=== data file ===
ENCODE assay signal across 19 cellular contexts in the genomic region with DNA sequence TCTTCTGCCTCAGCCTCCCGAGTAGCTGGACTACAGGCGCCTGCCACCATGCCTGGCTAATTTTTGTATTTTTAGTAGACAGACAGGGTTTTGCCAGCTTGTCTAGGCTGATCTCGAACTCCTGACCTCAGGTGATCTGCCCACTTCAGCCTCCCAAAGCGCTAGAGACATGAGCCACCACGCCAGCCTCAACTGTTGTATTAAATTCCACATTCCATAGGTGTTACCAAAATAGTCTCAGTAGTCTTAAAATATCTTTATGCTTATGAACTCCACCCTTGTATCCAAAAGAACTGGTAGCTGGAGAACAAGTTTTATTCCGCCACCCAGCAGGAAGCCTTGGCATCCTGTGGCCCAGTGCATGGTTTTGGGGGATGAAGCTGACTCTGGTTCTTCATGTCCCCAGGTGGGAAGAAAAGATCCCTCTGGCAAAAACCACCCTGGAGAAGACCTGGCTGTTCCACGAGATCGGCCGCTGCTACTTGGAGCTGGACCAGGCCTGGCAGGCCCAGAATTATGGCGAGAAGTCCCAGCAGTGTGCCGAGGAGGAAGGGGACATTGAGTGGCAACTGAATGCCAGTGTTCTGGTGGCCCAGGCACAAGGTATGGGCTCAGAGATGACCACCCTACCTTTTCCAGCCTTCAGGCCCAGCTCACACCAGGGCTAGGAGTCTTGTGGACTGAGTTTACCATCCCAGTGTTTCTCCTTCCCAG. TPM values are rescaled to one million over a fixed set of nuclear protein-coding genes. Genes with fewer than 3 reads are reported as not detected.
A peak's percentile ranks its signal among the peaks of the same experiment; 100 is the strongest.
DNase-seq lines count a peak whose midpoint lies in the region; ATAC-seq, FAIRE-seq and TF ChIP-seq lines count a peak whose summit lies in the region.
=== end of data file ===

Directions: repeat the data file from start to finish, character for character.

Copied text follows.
ENCODE assay signal across 19 cellular contexts in the genomic region with DNA sequence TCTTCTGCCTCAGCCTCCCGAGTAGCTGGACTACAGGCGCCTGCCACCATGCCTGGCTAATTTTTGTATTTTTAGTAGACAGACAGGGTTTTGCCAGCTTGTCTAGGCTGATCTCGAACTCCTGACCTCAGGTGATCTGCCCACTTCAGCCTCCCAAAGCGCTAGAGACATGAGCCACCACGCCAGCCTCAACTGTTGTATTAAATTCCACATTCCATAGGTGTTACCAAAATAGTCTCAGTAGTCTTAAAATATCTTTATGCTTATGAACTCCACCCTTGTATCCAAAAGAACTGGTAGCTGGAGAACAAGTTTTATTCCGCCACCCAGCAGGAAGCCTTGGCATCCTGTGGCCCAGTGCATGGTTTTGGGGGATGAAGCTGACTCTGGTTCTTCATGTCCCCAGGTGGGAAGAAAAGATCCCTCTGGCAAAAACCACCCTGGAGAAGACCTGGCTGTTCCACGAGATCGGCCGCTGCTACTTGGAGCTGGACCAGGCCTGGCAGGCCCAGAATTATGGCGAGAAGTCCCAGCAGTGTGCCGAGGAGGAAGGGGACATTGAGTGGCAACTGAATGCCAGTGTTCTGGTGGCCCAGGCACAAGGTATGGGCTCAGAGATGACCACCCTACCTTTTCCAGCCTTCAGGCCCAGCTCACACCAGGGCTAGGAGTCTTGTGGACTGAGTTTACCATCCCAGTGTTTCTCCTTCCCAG. TPM values are rescaled to one million over a fixed set of nuclear protein-coding genes. Genes with fewer than 3 reads are reported as not detected.
A peak's percentile ranks its signal among the peaks of the same experiment; 100 is the strongest.
DNase-seq lines count a peak whose midpoint lies in the region; ATAC-seq, FAIRE-seq and TF ChIP-seq lines count a peak whose summit lies in the region.